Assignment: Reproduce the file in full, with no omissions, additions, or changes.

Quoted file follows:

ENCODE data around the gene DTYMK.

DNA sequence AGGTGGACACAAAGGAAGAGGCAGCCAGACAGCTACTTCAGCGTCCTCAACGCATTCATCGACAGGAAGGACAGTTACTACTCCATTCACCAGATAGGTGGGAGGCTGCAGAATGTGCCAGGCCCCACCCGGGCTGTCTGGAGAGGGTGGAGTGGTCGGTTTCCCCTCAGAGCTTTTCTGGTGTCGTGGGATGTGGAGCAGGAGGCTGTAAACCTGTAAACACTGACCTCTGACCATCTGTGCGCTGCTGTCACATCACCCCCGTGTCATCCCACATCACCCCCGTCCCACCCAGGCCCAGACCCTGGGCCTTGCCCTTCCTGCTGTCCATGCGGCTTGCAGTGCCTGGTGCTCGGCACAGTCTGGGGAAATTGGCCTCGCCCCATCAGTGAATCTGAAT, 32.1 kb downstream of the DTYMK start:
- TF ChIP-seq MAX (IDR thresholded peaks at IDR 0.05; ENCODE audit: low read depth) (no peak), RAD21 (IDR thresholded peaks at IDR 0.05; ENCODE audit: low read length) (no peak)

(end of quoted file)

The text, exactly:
ENCODE data around the gene DTYMK.

DNA sequence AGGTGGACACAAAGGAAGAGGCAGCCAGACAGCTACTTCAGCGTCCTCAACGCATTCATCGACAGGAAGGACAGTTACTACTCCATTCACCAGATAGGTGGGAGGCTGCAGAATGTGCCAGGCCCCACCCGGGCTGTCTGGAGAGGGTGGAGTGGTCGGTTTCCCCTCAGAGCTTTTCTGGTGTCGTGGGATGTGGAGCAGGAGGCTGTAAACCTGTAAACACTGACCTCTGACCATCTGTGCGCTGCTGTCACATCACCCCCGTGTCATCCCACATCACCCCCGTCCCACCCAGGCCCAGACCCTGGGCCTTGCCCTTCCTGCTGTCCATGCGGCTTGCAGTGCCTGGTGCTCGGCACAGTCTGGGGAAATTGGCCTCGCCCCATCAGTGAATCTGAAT, 32.1 kb downstream of the DTYMK start:
- TF ChIP-seq MAX (IDR thresholded peaks at IDR 0.05; ENCODE audit: low read depth) (no peak), RAD21 (IDR thresholded peaks at IDR 0.05; ENCODE audit: low read length) (no peak)